But the problem with this theory is the same as any other prediction of Specter’s behavior. Anyone who tries to figure out how he will come down on an issue using any rationale other than Specter’s self-interest is bound to fail. Moreover, while it makes sense to think that the 80-year-old Specter will now fade quietly into the night after what amounts to a rejection by both parties in the past year (since the only reason he fled to the Democrats was because he knew he would be beaten in the GOP primary by Republican Pat Toomey), it’s hard to imagine how a man so addicted to the prestige and power of public office will adjust to private life. So it is just as likely that Specter may hope that a few more months as a loyal Democrat, including swallowing the bitter pill of campaigning for Sestak in the general election, will earn him something from Obama after January.

While the notion of Obama’s giving him any sort of post may be a fantasy, perhaps a man who loved foreign travel on the government’s tab as much as Specter did harbors hopes of doing so again in some capacity other than that of senator. Given his long love affair with the Assad regime in Syria, Specter may even dream of some involvement in the Middle East on behalf of Obama. Of course, Obama would have to be crazy to trust Specter in such a capacity (or any capacity, for that matter), but as tempting as revenge for his last-minute betrayal by Obama may be, the senator’s ambition to continue his career in some way might be enough to keep him in line. If Specter sticks to his pre-primary pose as a loyal supporter of Obama by voting for Kagan or working hard for Sestak, whose poor record on Israel was trashed by his own backers, then it may be that the senator hopes that we haven’t heard the last of him.

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The National Security Strategy of 2010. Or 2006. Whatever.

I’m with my former boss, Les Gelb, who complains that President Obama’s new National Security Strategy is essentially a grab bag of concerns that don’t amount to a coherent strategy. This is evident from the opening letter attached to it under the president’s name:

Our strategy starts by recognizing that our strength and influence abroad begins with the steps we take at home. We must grow our economy and reduce our deficit. We must educate our children to compete in an age where knowledge is capital, and the marketplace is global. We must develop the clean energy that can power new industry, unbind us from foreign oil, and preserve our planet. We must pursue science and research that enables discovery, and unlocks wonders as unforeseen to us today as the surface of the moon and the microchip were a century ago. Simply put, we must see American innovation as a foundation of American power.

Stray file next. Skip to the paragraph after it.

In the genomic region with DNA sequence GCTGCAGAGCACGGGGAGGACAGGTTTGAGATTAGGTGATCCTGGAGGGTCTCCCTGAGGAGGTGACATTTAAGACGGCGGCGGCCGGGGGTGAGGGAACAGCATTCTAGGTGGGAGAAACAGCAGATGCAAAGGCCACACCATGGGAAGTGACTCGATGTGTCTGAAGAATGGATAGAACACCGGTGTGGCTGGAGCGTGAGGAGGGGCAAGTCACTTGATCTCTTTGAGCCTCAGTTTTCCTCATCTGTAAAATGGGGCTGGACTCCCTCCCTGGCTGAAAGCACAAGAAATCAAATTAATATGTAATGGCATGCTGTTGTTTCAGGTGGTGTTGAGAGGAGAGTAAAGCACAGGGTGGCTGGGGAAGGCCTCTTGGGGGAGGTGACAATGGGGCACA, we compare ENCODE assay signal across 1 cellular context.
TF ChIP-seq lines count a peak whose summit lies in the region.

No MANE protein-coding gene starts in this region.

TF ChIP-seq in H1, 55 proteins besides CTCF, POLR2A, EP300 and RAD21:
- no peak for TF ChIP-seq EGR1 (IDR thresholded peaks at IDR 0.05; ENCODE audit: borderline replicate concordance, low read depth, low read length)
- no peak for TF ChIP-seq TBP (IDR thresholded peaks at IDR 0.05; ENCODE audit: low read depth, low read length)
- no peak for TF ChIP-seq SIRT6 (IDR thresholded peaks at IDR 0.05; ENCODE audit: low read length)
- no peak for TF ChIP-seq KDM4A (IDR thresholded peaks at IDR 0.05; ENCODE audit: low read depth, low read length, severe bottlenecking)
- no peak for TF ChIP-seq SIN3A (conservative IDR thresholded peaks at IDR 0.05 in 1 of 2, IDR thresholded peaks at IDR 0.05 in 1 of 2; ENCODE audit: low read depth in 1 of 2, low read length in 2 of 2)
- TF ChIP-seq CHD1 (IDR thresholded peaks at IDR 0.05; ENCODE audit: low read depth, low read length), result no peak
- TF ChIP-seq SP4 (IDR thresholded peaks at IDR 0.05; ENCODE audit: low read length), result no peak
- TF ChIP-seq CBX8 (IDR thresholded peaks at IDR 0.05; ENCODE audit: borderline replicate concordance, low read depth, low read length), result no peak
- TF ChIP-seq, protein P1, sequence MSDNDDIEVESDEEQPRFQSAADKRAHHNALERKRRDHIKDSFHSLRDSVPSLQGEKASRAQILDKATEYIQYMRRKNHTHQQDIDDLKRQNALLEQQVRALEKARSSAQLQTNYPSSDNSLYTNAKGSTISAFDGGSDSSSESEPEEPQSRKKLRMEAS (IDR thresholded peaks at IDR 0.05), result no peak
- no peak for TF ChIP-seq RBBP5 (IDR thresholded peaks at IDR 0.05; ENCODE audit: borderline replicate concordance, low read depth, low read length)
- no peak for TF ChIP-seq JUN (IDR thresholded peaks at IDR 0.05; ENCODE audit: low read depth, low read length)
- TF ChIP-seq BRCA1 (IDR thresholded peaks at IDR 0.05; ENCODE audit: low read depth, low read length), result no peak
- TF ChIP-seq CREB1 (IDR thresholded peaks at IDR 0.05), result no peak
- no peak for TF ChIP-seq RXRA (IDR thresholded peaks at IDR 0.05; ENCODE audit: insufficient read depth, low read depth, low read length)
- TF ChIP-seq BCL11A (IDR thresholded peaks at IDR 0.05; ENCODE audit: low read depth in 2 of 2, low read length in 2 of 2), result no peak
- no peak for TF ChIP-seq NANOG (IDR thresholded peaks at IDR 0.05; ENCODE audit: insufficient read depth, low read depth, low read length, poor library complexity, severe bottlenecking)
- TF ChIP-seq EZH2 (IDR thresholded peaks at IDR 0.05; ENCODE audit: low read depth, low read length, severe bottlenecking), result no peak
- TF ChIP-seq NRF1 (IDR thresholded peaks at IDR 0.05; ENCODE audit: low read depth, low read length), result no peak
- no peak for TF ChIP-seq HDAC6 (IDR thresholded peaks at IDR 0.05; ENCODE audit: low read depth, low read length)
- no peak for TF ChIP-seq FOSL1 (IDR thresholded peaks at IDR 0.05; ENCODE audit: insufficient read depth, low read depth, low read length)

This isn’t necessarily wrong, but where do you draw the line? Perhaps finding a new judge to replace Simon Cowell on American Idol is vital to the continued strength of American soft power. By Obama’s reasoning, every facet of American society can be said to have some connection with American policy abroad.

There is much more about domestic policy in this document — as there is about every aspect of foreign policy. There are lines that gladden the heart of more hawkish commentators (like me), including a commitment to “maintain the military superiority that has secured our country, and underpinned global security, for decades”; a ringing endorsement of democracy promotion (“our support for universal rights is both fundamental to American leadership and a source of our strength in the world”); and a vow to “disrupt, dismantle and defeat al-Qaida and its affiliates.”

Naturally, there is even more to gladden the hearts of liberals, including a call for “comprehensive engagement,” a commitment “to engage and modernize international institutions and frameworks,” and to “pursue the goal of a world without nuclear weapons.”

This everything-but-the-kitchen-sink approach also entails talk of “strengthening international norms against corruption” and “pursuing a comprehensive global health strategy.”

This is, I suppose, what happens when every branch of government gets to weigh in while such a document is being drafted. But it is possible to do something different. Love it or hate it, the Bush National Security Strategy of 2002 was a truly innovative and influential document that will be long remembered for declaring the need for preventative action against aggressors and terrorists. Eight years later, I can still recalls some of its lines: “The gravest danger our Nation faces lies at the crossroads of radicalism and technology” and “America will act against such emerging threats before they are fully formed.”

There is no such intellectual groundbreaking in the Obama document, which is, as Peter Feaver notes, more than anything a continuation, with some slight adjustments, of the National Security Strategy produced by the Bush administration in its second term.